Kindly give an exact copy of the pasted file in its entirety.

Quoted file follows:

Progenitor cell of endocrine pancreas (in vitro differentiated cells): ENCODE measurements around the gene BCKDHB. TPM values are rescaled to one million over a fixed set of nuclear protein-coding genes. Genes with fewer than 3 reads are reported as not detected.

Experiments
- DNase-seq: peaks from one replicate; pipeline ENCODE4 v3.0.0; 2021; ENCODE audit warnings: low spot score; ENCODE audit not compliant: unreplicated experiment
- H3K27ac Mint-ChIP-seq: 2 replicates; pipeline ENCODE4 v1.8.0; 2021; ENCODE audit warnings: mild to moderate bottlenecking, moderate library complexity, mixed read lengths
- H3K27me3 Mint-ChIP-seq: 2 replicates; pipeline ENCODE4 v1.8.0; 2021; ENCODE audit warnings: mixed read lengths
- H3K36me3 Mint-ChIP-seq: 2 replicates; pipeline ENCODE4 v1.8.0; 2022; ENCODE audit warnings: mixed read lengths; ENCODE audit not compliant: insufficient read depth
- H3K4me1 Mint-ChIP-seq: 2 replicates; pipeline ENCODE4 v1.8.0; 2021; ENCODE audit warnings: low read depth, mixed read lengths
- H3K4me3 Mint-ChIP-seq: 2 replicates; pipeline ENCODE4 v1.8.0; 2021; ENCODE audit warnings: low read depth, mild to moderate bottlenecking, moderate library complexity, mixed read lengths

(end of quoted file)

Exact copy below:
Progenitor cell of endocrine pancreas (in vitro differentiated cells): ENCODE measurements around the gene BCKDHB. TPM values are rescaled to one million over a fixed set of nuclear protein-coding genes. Genes with fewer than 3 reads are reported as not detected.

Experiments
- DNase-seq: peaks from one replicate; pipeline ENCODE4 v3.0.0; 2021; ENCODE audit warnings: low spot score; ENCODE audit not compliant: unreplicated experiment
- H3K27ac Mint-ChIP-seq: 2 replicates; pipeline ENCODE4 v1.8.0; 2021; ENCODE audit warnings: mild to moderate bottlenecking, moderate library complexity, mixed read lengths
- H3K27me3 Mint-ChIP-seq: 2 replicates; pipeline ENCODE4 v1.8.0; 2021; ENCODE audit warnings: mixed read lengths
- H3K36me3 Mint-ChIP-seq: 2 replicates; pipeline ENCODE4 v1.8.0; 2022; ENCODE audit warnings: mixed read lengths; ENCODE audit not compliant: insufficient read depth
- H3K4me1 Mint-ChIP-seq: 2 replicates; pipeline ENCODE4 v1.8.0; 2021; ENCODE audit warnings: low read depth, mixed read lengths
- H3K4me3 Mint-ChIP-seq: 2 replicates; pipeline ENCODE4 v1.8.0; 2021; ENCODE audit warnings: low read depth, mild to moderate bottlenecking, moderate library complexity, mixed read lengths